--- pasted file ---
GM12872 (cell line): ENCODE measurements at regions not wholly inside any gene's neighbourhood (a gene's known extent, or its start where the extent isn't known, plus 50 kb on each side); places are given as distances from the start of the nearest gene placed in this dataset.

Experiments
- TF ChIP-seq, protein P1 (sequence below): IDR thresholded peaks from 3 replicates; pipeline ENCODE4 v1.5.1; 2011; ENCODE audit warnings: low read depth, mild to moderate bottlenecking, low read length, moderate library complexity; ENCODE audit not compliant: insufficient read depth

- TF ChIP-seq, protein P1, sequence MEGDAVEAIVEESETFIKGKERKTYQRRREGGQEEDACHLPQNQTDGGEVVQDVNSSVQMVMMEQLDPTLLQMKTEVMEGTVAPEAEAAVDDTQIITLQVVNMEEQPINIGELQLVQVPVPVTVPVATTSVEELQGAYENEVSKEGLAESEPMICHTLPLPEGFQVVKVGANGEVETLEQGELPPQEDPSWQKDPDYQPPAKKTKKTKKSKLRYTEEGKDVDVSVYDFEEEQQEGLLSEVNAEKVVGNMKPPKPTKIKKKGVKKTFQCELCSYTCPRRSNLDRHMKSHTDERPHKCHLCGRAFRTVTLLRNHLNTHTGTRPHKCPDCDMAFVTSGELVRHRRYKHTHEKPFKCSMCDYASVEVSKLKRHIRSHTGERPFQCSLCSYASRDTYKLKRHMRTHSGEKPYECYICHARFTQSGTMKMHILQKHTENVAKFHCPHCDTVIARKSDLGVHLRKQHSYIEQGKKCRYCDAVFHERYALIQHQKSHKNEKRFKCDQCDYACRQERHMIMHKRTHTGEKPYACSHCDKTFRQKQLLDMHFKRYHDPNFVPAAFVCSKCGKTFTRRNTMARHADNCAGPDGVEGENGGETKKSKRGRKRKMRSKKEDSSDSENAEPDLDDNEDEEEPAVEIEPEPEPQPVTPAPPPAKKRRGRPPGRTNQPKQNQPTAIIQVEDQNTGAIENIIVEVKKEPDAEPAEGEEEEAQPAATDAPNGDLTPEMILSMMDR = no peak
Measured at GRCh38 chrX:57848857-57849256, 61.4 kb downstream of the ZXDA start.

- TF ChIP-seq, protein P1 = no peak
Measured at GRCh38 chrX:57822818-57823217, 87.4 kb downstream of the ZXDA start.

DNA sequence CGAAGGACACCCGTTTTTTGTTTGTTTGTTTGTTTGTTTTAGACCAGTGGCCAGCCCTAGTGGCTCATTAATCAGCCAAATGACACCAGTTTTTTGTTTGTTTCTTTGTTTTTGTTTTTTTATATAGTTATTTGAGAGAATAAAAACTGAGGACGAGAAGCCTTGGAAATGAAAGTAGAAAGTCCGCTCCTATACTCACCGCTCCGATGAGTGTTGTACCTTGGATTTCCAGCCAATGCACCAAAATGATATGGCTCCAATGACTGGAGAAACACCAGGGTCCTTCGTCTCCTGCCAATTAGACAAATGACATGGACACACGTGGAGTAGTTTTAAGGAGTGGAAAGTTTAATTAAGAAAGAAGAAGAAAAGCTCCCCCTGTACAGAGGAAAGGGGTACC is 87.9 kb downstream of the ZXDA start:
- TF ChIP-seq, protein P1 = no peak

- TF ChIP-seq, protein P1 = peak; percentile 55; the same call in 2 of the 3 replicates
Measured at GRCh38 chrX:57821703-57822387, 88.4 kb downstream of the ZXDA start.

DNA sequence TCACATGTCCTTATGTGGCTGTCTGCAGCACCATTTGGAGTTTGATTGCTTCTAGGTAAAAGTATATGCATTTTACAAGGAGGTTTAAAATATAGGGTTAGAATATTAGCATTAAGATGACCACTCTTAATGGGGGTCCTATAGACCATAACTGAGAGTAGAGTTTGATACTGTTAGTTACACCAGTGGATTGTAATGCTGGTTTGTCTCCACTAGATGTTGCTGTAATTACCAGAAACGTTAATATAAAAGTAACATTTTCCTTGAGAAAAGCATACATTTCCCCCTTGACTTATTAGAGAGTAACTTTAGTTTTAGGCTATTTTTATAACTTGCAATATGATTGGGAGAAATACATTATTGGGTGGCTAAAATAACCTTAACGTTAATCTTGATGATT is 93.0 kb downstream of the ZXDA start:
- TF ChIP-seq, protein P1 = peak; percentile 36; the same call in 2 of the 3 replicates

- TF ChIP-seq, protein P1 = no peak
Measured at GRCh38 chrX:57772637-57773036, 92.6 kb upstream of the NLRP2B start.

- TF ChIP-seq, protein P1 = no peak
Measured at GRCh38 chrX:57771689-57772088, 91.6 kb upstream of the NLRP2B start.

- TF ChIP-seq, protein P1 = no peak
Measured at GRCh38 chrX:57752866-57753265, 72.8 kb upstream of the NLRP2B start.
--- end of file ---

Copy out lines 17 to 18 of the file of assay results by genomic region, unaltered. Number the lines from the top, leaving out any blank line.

Measured at GRCh38 chrX:57771689-57772088, 91.6 kb upstream of the NLRP2B start.

- TF ChIP-seq, protein P1 = no peak